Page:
The movie’s one saving grace is that it does feature the most onscreen Leatherface carnage in the series with its bus scene, but you can likely look that up on Youtube and save yourself the hassle of the rest of it.

6. Leatherface 2017

Characters from Leatherface stand atop a grassy hill

This movie gets big points for me for being a different angle for the franchise. Every single other entry is content to rip off the original’s great, simple premise, but rather than going for a grim slasher set in the middle of nowhere, Leatherface is, for most of its run time, a really brutal road movie. Unfortunately, like most of the others, the execution falls flat on its face thanks to, once again, an insultingly stupid script.

The movie follows a group of troubled youths who escape from an insane asylum, and one of them is actually a Sawyer. There’s an attempt to turn it into a kind of reverse whodunit (whogonnabeit?), but it’s not nearly smart or clever enough for the final reveal of who Leatherface is to leave any sort of impact. This also takes place in the same timeline as Texas Chainsaw (3D), and we see the Sawyer family commit even more pointlessly brutal and violent crimes for no real reason, which retroactively robs that movie of any sympathy the screenwriters thought they were able to generate in viewers.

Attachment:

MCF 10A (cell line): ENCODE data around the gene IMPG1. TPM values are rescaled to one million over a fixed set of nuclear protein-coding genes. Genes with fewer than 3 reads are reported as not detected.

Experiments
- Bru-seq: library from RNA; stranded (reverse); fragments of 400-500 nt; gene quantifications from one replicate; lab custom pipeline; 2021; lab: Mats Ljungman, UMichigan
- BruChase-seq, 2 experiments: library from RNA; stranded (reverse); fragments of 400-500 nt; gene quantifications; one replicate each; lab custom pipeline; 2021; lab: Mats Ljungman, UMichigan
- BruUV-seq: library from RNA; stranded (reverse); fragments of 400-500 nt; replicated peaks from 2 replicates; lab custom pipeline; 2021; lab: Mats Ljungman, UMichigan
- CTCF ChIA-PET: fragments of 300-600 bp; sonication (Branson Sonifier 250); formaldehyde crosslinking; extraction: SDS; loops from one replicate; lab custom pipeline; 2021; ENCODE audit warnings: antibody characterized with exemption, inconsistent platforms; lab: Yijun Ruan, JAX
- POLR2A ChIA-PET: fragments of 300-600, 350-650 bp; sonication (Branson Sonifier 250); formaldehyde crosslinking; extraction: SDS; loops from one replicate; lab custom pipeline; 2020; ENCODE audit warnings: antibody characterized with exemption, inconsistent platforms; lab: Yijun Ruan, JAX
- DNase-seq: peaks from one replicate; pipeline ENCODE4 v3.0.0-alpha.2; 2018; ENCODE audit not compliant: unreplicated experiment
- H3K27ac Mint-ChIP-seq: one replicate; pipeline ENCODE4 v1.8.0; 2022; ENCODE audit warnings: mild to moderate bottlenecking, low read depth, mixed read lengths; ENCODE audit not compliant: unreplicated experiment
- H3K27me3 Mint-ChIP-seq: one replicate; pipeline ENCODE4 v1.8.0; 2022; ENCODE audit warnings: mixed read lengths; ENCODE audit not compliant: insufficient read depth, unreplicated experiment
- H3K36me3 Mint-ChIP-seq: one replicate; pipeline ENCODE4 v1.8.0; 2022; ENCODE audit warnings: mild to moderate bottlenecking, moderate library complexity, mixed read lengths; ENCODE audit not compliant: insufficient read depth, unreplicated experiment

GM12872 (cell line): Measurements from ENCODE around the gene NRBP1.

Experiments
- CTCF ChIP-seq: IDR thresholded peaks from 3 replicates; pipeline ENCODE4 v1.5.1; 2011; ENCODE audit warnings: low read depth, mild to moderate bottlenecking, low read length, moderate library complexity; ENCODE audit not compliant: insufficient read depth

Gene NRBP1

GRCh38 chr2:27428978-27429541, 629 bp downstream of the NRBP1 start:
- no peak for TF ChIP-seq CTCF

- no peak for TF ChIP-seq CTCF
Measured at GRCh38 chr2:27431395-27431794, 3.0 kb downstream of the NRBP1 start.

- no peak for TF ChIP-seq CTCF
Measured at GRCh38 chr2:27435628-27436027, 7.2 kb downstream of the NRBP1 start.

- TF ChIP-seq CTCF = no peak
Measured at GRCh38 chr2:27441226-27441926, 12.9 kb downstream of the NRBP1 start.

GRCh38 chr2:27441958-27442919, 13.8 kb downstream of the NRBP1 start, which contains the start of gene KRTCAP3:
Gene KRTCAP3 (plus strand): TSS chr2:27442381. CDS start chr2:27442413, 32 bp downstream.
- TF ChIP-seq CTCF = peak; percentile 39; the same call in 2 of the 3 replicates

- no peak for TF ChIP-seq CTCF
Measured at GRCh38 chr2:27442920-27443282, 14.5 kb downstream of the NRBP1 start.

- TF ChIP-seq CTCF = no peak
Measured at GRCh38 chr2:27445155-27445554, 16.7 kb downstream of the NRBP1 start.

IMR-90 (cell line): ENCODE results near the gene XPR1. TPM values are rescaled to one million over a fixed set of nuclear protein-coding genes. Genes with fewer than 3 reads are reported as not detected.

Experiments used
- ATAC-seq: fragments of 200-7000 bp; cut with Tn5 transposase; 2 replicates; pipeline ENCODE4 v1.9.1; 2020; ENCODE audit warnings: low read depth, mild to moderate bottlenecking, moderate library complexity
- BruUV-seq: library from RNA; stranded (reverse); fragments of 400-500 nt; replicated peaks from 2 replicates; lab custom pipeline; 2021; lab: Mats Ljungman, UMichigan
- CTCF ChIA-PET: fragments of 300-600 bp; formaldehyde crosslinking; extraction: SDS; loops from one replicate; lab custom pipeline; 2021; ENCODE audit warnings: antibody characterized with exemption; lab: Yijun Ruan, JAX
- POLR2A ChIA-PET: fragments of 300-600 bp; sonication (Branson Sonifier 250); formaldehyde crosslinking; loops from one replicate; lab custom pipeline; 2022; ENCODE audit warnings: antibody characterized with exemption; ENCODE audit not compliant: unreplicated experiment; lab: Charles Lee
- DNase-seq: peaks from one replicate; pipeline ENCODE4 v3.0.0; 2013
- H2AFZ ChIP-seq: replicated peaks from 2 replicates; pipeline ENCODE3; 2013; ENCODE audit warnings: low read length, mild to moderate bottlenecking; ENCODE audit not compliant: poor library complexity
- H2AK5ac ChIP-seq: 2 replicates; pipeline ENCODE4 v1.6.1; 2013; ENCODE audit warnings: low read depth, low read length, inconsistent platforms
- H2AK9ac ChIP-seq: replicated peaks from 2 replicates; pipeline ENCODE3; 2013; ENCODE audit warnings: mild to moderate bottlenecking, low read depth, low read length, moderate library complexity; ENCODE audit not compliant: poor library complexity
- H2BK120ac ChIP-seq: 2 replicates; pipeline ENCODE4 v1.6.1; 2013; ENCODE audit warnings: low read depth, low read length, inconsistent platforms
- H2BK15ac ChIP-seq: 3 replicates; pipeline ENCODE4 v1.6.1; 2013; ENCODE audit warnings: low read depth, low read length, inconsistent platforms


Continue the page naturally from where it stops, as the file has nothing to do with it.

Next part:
Much like the 2022 entry, though, this movie frustrates because it’s not poorly made. The young cast is solid (again, not much to work with), the locations change frequently to keep the pace up, and the cinematography is nice. It’s not a bad movie to look at and out of context might be mistaken for something better. Alas, the movie can’t get out of its own way. It screams of a movie that was put into production after just one script draft, and considering the script is often one of the cheapest parts of the movie, that’s a very frustrating thing.

5. Leatherface: The Texas Chainsaw Massacre III

Leatherface revs a giant chainsaw in a crowded room